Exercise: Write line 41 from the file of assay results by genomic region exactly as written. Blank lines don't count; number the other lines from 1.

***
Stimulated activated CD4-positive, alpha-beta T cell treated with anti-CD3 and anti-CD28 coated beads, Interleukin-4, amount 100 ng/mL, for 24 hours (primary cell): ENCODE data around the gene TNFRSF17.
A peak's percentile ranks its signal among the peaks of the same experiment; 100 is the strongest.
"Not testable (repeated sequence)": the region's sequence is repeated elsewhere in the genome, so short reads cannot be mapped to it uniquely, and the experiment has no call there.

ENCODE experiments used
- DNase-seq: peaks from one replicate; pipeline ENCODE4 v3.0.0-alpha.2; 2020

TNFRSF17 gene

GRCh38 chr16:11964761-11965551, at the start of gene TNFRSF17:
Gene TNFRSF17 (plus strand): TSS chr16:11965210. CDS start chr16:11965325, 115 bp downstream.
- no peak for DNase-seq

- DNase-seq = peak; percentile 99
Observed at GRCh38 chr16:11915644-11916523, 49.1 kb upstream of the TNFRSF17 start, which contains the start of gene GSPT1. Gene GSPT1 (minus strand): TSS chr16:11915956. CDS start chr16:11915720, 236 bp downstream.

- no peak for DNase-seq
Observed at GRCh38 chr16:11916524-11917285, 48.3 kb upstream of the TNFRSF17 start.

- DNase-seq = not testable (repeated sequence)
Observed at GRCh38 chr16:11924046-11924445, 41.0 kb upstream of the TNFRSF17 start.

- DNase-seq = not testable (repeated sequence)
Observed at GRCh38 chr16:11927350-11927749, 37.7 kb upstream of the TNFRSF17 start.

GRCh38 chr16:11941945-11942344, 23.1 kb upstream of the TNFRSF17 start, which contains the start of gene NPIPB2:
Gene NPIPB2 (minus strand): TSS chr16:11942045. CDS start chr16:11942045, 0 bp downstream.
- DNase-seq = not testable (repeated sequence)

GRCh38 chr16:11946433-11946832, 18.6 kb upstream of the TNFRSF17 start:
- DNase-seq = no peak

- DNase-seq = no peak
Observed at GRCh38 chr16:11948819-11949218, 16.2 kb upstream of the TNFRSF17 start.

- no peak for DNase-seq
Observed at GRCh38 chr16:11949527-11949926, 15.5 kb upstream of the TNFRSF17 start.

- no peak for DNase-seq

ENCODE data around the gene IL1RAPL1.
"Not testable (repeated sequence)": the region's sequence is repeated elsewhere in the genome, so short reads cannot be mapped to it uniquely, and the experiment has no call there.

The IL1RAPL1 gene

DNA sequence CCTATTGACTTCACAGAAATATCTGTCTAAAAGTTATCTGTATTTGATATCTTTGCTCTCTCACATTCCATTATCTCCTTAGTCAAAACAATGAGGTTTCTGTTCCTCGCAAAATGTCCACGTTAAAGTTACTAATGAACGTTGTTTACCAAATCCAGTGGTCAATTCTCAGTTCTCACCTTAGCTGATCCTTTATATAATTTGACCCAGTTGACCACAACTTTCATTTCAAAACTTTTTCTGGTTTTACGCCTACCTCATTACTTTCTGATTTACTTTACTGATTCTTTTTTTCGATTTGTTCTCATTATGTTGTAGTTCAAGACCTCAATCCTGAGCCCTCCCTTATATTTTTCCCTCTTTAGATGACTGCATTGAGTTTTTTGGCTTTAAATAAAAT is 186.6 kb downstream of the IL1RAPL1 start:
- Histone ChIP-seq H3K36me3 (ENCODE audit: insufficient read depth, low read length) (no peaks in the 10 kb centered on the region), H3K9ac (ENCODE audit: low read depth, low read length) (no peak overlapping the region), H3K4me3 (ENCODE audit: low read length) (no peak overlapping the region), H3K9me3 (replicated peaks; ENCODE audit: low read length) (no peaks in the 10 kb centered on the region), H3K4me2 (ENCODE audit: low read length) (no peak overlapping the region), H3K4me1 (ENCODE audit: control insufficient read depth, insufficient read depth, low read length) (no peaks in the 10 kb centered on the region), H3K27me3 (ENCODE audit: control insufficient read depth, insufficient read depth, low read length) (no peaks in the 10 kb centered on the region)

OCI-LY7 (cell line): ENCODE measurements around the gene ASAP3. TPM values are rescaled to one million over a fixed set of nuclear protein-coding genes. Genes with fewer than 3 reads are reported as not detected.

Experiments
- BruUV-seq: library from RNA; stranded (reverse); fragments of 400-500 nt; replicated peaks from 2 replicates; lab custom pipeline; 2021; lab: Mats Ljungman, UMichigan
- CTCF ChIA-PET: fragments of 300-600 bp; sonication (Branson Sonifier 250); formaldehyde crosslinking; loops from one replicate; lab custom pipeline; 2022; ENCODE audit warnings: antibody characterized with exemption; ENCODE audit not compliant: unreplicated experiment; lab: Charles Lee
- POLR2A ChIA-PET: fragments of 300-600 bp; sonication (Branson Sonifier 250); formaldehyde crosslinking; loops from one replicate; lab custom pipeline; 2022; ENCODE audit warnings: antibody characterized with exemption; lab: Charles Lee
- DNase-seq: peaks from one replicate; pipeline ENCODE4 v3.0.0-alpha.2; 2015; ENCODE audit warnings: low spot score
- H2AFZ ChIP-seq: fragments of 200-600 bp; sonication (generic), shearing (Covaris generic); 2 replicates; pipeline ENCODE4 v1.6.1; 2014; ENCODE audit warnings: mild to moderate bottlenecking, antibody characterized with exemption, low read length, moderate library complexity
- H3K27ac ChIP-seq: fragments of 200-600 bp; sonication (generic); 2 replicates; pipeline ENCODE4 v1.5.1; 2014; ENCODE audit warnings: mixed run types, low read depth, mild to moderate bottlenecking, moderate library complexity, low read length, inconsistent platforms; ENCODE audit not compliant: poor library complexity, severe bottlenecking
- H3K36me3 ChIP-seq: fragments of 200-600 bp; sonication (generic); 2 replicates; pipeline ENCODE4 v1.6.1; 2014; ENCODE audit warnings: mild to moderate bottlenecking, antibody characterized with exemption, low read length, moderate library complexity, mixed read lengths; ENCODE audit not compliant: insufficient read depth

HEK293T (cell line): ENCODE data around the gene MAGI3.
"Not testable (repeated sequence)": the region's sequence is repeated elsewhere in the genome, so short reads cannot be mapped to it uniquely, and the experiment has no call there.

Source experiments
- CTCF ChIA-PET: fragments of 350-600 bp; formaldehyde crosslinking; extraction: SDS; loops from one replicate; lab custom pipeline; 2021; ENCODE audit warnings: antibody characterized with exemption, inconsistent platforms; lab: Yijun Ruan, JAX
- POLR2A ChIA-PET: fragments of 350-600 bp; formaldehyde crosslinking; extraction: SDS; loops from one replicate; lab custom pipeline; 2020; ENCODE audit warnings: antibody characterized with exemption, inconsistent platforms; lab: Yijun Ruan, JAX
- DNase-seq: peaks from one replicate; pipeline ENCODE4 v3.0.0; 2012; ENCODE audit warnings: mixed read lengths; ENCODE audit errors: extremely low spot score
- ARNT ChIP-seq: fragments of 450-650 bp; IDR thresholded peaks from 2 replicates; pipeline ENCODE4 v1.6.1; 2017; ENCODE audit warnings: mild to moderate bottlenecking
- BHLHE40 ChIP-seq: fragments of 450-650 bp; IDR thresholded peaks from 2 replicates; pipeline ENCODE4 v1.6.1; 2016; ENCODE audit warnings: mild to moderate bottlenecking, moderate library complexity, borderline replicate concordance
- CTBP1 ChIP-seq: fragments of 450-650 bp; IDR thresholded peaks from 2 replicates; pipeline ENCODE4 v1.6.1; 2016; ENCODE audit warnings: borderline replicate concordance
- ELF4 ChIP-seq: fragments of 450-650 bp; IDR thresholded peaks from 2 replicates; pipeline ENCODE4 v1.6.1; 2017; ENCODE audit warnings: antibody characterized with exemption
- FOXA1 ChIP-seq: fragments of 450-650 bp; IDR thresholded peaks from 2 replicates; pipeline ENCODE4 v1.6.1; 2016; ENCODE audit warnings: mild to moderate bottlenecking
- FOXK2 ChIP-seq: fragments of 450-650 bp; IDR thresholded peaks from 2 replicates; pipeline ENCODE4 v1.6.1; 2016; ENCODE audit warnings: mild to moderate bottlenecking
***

- H3K36me3 ChIP-seq: fragments of 200-600 bp; sonication (generic); 2 replicates; pipeline ENCODE4 v1.6.1; 2014; ENCODE audit warnings: mild to moderate bottlenecking, antibody characterized with exemption, low read length, moderate library complexity, mixed read lengths; ENCODE audit not compliant: insufficient read depth